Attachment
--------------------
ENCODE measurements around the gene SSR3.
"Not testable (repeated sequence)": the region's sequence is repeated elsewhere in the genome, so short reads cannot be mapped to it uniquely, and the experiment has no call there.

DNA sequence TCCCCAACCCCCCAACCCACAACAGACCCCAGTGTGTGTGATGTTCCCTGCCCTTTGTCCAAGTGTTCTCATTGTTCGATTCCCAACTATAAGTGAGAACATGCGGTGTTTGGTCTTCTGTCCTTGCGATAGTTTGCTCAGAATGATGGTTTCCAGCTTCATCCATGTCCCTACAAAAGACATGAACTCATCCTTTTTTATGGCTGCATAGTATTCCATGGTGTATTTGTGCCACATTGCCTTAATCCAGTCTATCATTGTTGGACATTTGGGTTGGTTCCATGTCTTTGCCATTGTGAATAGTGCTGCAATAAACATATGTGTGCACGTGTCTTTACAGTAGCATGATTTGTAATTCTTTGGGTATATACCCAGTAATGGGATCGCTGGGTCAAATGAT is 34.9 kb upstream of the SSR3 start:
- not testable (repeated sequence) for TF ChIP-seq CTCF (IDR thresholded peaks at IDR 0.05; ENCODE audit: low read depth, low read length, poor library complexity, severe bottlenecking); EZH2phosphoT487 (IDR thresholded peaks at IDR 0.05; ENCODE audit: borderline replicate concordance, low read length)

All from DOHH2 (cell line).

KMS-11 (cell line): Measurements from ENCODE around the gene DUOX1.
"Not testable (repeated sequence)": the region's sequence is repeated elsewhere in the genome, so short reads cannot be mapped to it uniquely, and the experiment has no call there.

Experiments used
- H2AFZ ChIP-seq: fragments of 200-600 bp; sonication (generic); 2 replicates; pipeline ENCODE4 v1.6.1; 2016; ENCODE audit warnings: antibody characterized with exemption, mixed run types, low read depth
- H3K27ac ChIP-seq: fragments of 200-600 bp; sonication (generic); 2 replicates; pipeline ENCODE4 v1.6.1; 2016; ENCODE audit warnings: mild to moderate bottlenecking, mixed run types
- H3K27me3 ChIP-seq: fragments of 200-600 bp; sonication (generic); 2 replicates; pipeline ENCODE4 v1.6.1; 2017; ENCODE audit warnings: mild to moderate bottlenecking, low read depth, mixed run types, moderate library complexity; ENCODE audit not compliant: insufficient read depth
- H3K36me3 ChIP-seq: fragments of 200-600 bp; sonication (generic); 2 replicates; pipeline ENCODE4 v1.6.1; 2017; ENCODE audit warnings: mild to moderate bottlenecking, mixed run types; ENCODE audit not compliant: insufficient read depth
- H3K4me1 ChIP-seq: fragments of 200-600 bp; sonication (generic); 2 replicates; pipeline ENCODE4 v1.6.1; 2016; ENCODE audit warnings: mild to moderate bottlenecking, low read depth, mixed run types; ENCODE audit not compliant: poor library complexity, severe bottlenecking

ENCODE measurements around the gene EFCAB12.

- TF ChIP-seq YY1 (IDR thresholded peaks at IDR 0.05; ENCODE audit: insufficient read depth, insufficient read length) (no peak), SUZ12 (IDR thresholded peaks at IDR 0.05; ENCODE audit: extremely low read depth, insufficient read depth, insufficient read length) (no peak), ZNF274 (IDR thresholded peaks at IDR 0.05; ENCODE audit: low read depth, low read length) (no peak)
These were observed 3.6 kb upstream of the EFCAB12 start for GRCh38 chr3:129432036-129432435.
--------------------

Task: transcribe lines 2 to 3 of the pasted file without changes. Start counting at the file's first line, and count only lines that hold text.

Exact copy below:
"Not testable (repeated sequence)": the region's sequence is repeated elsewhere in the genome, so short reads cannot be mapped to it uniquely, and the experiment has no call there.

DNA sequence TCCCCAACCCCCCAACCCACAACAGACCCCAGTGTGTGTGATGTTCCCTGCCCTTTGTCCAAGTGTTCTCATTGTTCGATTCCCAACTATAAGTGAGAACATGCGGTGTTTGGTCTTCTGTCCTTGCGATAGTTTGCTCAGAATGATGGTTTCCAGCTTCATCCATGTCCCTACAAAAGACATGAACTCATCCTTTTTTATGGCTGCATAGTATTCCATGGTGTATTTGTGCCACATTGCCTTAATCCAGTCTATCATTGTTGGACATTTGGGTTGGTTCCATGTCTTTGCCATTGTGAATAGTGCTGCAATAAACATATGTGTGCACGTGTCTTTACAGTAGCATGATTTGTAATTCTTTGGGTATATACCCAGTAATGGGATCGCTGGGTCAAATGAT is 34.9 kb upstream of the SSR3 start: